When Amanda was pregnant with Ezra our interests in music took a slight detour. We continued listening to the same types of music we always enjoyed, but heard songs from a new perspective. We would listen to a song, in most cases one we had heard dozens or even hundreds of times, and realize, “this song could be a lullaby,” a genre we previously did not need in our lives.
We sing to Ezra to help him fall asleep. This is a playlist of our bedtime songs:
Some of the songs, like Puff the Magic Dragon and Rainbow Connection, are common choices for a lullaby playlist. They are songs from our own childhoods, and Amanda and I probably filed both in our brains long ago as songs we would one day sing to our children. The rest of the playlist came from songs Amanda and I heard while she was pregnant or Ezra was an infant, and we recognized their potential to sedate.
As we look back at the playlist, we realize that the melodies of many of the songs may be calming, but the lyrics less so. The songs deal with intense subjects like social injustice, racism, unfit working conditions, drug use, poverty. These are not peaceful topics, and may explain why Ezra takes so long to fall asleep.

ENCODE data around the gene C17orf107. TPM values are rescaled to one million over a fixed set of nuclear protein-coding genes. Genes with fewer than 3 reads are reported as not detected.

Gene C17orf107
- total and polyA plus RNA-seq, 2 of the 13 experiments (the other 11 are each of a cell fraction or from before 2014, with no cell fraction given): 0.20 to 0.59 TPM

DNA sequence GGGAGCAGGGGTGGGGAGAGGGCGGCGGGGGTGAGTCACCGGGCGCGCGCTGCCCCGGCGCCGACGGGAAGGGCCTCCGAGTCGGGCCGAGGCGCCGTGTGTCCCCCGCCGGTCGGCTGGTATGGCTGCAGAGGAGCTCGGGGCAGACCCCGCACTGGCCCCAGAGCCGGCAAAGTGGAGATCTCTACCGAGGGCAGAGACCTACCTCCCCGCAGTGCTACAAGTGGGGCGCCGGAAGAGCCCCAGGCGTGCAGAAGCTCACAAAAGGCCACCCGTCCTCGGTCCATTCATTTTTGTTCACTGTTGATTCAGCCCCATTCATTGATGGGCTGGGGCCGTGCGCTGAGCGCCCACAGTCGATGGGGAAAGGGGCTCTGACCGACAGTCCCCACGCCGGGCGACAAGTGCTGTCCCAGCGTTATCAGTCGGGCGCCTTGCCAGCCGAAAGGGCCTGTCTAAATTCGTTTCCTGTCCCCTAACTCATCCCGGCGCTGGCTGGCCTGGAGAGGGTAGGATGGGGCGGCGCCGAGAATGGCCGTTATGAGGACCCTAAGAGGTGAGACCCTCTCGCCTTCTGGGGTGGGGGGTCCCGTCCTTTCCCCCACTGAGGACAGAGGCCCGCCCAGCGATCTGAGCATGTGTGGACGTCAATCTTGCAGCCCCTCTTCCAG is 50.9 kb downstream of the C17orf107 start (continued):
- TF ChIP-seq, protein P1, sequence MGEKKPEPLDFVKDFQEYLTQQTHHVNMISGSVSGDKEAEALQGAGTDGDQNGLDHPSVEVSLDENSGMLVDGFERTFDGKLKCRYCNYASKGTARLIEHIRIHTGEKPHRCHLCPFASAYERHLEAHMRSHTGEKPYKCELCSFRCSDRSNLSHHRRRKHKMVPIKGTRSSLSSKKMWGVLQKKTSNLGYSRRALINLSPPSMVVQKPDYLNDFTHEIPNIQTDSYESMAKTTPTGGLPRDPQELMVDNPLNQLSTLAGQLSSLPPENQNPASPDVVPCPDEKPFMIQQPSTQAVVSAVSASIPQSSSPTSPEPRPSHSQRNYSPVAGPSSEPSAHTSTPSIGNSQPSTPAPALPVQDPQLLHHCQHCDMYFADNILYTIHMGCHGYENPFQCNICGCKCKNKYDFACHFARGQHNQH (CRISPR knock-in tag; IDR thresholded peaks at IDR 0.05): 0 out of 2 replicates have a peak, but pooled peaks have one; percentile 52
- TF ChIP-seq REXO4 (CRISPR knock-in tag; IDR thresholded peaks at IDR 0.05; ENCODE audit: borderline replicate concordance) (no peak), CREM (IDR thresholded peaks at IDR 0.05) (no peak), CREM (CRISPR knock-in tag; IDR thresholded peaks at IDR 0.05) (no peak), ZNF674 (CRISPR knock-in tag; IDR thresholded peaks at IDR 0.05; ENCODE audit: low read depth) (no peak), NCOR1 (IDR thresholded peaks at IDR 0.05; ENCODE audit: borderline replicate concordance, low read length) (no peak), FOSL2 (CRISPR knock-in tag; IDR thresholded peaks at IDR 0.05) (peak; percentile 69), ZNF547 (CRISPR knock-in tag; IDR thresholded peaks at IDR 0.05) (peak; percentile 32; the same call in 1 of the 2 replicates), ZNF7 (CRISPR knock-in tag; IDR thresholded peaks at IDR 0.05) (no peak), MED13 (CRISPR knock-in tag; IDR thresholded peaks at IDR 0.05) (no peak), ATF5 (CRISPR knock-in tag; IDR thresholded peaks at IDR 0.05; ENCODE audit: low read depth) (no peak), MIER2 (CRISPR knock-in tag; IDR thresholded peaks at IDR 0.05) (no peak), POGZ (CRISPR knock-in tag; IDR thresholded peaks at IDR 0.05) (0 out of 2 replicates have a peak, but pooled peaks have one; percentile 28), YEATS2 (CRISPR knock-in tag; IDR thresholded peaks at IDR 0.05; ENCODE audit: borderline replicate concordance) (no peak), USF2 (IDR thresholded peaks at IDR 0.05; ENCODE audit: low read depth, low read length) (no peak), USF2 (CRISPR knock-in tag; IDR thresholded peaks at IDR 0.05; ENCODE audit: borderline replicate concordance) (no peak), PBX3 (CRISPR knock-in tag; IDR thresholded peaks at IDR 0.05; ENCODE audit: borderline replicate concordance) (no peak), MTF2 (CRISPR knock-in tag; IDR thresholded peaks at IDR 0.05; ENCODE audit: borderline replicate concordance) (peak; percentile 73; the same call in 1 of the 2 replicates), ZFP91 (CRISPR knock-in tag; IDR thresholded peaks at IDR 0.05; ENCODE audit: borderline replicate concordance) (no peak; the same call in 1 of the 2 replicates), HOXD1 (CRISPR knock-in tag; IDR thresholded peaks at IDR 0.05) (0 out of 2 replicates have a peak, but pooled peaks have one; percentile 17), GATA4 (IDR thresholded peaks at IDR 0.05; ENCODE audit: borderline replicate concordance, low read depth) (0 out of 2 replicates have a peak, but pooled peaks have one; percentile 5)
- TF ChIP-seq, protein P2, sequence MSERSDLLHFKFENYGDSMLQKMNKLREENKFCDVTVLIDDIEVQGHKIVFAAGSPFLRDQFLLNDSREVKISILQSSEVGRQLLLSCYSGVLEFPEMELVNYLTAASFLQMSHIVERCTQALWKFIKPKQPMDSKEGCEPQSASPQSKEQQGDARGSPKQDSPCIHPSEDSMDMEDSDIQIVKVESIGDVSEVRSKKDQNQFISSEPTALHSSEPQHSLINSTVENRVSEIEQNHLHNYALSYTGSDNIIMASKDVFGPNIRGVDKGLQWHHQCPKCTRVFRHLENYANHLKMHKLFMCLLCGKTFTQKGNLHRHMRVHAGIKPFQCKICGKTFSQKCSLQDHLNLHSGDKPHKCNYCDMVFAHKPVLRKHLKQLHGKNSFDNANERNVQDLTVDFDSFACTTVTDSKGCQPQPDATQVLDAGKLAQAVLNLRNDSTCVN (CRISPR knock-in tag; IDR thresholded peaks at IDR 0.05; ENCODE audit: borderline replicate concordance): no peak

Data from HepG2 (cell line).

In our defense, the lyrics are pretty subtle. They seem more likely to soak into Ezra’s subconscious and encourage social awareness rather than encourage nightmares. Then again, maybe effective lullabies are meant to unnerve.
The most traditional song in the genre begins with a soon to be slumbering child peacefully rocking to sleep. He then crashes to earth “cradle and all.” Why is the baby sleeping in a tree anyways? This is the type of scenario that would keep me awake at night not put me to sleep.
Now that Amanda is pregnant again, we are thinking about new lullabies. We listen to music, and we search for the songs that might be the perfect addition to our new baby’s bedtime playlist.